Also, I feel the need for a tiny disclaimer: this book is often marketed as a teacher/student forbidden romance which I personally don’t love but in this case it is not of the (to me) kind of uncomfortable variety. The age gap is very small and he is a PhD student, filling in for another prof. So if that made you doubtful of starting, no worries.
This book is just… a Dark Academia and Gothic lover’s dream frankly. Mary Shelley would be proud and enough said. The setting and vibes? Immaculate. The characters? Excellent. The Plot? Riveting, while also fitting within its genre so don’t expect that much clarity, especially not before you’re anywhere near the end. And even then, hah. But in a good way, I promise. RuNyx unfolds the mysteries of Verenmore at a delicious pace which makes for an incredibly satisfying read you can’t really put down even if you may figure some of the plot twists or reveals out ahead of time. The uncertainty as to how paranormal this plot and its characters truly are moreover, adds that little bit of extra doubt into how you read everything or how you understand events in the story and I thought it added a certain zest to the whole deal.
What I loved most however, is the protagonist’s strength and how she subverts any expectations. You may think she’ll be meek and naïve because of her sheltered life up until the events of the book, but worry not, she will amaze you. Runyx, I deeply apologize for doubting you at the beginning, I should know better by now. This author takes traits often related to meekness and weakness and shows them for their own unapologetic kinds of strength that they are. Corvina was simply amazing as a protagonist and just like the dedication promises, this is a character that merely needs someone to be her steady ground for a moment so that she may flourish on her own. I swooned a few times ngl.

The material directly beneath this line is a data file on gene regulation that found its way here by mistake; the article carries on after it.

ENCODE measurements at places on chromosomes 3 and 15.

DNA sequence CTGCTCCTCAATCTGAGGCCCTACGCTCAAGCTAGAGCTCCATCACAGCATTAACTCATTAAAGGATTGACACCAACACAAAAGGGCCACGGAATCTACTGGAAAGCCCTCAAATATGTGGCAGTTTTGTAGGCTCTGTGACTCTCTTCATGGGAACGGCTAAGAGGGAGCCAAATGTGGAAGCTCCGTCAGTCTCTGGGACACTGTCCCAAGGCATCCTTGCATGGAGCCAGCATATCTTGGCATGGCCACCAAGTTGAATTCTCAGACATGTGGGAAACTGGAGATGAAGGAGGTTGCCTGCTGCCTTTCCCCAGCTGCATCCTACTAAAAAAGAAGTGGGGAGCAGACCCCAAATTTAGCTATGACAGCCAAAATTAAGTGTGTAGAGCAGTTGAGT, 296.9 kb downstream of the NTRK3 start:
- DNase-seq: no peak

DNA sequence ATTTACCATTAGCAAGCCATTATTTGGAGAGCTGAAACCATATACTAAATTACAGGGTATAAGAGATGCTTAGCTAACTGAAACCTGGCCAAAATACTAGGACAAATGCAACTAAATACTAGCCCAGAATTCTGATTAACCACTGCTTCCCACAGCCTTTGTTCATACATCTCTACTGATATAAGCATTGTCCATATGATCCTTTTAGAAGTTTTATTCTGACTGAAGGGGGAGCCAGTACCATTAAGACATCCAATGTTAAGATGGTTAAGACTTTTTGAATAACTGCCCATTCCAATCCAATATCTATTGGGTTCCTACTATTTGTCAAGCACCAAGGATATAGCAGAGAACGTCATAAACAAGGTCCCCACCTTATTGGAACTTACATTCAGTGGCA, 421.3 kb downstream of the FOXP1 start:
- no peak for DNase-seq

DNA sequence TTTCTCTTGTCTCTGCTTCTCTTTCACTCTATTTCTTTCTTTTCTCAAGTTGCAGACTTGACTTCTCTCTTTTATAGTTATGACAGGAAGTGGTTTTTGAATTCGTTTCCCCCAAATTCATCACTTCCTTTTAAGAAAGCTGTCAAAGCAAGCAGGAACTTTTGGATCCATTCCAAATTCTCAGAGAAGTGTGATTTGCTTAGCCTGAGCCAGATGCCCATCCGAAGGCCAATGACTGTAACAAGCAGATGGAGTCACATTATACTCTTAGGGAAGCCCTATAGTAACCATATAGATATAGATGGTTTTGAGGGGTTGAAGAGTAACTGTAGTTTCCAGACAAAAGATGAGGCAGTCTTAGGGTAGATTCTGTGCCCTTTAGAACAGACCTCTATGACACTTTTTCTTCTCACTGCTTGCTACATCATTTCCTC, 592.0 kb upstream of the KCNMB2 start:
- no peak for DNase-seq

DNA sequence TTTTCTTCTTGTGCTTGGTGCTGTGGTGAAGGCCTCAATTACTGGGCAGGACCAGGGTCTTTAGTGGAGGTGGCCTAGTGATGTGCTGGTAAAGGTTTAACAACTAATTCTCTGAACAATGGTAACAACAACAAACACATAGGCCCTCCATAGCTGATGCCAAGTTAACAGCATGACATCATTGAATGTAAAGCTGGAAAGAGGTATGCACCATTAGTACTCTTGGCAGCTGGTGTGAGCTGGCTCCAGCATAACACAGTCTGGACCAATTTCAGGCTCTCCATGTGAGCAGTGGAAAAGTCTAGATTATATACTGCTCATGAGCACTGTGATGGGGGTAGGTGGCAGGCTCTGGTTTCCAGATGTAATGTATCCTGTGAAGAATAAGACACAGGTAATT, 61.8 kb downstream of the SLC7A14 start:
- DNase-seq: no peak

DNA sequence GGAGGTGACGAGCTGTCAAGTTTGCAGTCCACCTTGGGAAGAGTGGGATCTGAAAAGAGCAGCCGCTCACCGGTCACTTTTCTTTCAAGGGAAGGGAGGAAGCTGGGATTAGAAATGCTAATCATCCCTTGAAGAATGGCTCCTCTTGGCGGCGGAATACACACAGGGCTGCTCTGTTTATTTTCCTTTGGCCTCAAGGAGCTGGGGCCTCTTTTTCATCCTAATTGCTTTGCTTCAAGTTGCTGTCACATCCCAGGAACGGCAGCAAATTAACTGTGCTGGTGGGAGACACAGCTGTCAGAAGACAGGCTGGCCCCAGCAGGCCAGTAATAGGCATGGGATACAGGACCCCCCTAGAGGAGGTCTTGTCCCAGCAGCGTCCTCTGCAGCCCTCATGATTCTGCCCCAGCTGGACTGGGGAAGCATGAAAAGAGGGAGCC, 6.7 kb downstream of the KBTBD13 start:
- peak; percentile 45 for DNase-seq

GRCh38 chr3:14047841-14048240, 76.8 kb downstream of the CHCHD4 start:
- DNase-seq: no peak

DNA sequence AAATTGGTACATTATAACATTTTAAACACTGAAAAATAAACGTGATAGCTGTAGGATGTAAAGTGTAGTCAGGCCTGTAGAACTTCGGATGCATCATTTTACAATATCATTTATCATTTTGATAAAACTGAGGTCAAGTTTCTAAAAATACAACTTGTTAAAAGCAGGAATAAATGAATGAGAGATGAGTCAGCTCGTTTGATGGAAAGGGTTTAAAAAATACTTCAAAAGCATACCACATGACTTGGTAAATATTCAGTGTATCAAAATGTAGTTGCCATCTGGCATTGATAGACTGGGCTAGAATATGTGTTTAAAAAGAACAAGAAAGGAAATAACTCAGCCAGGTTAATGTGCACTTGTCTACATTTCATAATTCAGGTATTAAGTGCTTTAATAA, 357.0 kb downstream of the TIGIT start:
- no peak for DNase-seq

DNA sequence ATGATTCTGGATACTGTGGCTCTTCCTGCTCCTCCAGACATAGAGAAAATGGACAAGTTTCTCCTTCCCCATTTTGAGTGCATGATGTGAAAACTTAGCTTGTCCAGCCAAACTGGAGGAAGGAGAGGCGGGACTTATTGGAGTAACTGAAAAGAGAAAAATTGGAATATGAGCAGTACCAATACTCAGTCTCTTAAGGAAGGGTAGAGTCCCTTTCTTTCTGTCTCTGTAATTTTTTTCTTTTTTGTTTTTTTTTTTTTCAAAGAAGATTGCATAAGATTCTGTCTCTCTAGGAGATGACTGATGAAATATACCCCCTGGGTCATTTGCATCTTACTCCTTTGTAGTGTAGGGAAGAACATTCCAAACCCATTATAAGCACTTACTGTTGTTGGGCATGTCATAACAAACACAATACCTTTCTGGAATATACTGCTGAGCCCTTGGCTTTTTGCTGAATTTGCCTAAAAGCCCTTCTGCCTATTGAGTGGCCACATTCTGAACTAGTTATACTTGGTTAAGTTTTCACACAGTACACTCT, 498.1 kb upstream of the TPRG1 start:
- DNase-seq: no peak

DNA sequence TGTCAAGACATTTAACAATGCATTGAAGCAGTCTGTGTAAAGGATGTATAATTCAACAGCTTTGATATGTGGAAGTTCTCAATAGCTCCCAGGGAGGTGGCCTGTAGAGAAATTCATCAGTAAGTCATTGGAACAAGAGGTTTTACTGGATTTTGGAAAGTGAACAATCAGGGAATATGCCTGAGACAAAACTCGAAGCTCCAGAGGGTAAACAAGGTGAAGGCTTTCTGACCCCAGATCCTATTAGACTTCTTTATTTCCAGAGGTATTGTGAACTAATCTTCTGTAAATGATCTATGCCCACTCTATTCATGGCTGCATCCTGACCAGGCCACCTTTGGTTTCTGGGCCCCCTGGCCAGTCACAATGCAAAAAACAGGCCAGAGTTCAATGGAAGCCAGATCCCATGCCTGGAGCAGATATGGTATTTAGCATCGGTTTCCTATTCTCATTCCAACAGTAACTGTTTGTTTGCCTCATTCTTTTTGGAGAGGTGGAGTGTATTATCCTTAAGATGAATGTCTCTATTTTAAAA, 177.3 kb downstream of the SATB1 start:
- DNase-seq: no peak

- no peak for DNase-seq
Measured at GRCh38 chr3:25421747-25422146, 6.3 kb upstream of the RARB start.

Spiciness aside (which was fans self) RuNyx put on the page such a well written relationship, after a tad of a rocky start – still fits with the context tbh – that it actually surprised me again, in its tenderness and preciousness, while also calling out some double standards that I quite liked to see challenged.
My only qualm, overall, is part of one scene towards the closing act of the book that didn’t really serve all that much of a purpose aside for some masked ball variety fanservice, which hey I get it, part of me ate it up cause duh, but narratively speaking it was perhaps overkill.
Nash Morgan was always known as the good Morgan brother, with a smile and a wink for everyone. But now, this chief of police is recovering from being shot and his Southern charm has been overshadowed by panic attacks and nightmares. He feels like a broody shell of the man he once was. Nash isn’t about to let anyone in his life know he’s struggling. But his new next-door neighbor, smart and sexy Lina, sees his shadows. As a rule, she’s not a fan of physical contact unless she initiates it, but for some reason Nash’s touch is different. He feels it too. The physical connection between them is incendiary, grounding him and making her wonder if exploring it is worth the risk.